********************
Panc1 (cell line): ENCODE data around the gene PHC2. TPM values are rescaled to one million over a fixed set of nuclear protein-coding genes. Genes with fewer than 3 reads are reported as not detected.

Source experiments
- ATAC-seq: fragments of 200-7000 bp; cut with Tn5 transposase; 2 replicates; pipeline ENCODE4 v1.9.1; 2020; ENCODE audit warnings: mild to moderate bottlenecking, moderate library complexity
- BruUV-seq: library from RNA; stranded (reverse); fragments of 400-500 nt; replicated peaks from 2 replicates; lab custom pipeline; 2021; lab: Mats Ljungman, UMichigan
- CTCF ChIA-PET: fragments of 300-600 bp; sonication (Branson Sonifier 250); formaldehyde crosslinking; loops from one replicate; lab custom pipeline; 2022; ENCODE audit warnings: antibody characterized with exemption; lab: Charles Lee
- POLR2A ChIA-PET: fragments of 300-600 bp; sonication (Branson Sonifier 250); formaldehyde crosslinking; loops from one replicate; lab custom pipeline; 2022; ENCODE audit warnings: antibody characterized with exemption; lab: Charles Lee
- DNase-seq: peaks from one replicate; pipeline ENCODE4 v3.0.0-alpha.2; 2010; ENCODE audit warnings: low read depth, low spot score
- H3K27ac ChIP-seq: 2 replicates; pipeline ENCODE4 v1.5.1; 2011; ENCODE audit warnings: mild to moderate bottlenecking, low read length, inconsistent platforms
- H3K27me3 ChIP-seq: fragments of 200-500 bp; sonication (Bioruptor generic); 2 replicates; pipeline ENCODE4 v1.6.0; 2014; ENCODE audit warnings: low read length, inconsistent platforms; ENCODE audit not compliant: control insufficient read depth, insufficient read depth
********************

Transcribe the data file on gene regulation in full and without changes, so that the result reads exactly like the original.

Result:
Panc1 (cell line): ENCODE data around the gene PHC2. TPM values are rescaled to one million over a fixed set of nuclear protein-coding genes. Genes with fewer than 3 reads are reported as not detected.

Source experiments
- ATAC-seq: fragments of 200-7000 bp; cut with Tn5 transposase; 2 replicates; pipeline ENCODE4 v1.9.1; 2020; ENCODE audit warnings: mild to moderate bottlenecking, moderate library complexity
- BruUV-seq: library from RNA; stranded (reverse); fragments of 400-500 nt; replicated peaks from 2 replicates; lab custom pipeline; 2021; lab: Mats Ljungman, UMichigan
- CTCF ChIA-PET: fragments of 300-600 bp; sonication (Branson Sonifier 250); formaldehyde crosslinking; loops from one replicate; lab custom pipeline; 2022; ENCODE audit warnings: antibody characterized with exemption; lab: Charles Lee
- POLR2A ChIA-PET: fragments of 300-600 bp; sonication (Branson Sonifier 250); formaldehyde crosslinking; loops from one replicate; lab custom pipeline; 2022; ENCODE audit warnings: antibody characterized with exemption; lab: Charles Lee
- DNase-seq: peaks from one replicate; pipeline ENCODE4 v3.0.0-alpha.2; 2010; ENCODE audit warnings: low read depth, low spot score
- H3K27ac ChIP-seq: 2 replicates; pipeline ENCODE4 v1.5.1; 2011; ENCODE audit warnings: mild to moderate bottlenecking, low read length, inconsistent platforms
- H3K27me3 ChIP-seq: fragments of 200-500 bp; sonication (Bioruptor generic); 2 replicates; pipeline ENCODE4 v1.6.0; 2014; ENCODE audit warnings: low read length, inconsistent platforms; ENCODE audit not compliant: control insufficient read depth, insufficient read depth